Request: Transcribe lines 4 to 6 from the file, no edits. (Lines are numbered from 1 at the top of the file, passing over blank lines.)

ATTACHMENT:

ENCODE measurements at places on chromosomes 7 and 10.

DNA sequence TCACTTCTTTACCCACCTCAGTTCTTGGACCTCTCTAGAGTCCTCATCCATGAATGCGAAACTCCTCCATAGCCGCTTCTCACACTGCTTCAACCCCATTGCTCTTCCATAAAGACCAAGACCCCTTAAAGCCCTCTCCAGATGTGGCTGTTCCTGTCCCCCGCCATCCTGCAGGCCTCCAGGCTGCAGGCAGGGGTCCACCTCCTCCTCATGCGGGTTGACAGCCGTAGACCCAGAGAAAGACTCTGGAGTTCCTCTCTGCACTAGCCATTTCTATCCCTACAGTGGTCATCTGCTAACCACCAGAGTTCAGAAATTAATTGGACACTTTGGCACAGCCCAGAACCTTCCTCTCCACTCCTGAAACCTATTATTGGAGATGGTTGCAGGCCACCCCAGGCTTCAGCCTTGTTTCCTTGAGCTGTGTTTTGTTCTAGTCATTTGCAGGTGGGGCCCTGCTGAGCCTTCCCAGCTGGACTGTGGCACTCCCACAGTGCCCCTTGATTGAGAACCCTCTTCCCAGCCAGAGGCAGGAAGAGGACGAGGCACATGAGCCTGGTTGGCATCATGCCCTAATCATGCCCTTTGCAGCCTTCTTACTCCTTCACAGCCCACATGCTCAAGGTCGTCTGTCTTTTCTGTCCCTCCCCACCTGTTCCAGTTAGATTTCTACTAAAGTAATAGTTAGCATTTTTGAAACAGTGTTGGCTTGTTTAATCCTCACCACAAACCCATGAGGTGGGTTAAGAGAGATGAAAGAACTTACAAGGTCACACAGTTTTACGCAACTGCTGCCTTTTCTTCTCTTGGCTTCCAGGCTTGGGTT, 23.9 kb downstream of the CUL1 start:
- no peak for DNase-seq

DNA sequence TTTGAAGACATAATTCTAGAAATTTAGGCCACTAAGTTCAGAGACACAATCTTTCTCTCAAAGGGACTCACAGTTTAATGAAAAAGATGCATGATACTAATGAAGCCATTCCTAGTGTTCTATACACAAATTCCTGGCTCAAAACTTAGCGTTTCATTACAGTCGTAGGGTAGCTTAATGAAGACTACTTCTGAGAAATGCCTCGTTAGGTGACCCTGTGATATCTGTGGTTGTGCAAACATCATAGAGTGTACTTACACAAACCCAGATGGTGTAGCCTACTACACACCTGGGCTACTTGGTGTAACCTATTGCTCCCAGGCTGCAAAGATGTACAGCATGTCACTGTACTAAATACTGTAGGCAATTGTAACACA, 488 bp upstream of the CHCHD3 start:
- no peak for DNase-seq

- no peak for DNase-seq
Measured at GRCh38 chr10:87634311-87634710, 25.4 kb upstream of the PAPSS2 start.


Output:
DNA sequence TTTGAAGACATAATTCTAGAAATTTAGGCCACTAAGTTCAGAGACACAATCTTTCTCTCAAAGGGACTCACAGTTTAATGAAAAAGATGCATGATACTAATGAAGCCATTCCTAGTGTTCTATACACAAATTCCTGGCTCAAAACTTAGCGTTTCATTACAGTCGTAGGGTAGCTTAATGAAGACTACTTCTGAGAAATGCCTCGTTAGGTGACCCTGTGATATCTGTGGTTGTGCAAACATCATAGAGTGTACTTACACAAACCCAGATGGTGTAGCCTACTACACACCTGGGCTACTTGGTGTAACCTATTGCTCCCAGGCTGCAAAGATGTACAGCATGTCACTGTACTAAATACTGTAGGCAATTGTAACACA, 488 bp upstream of the CHCHD3 start:
- no peak for DNase-seq

- no peak for DNase-seq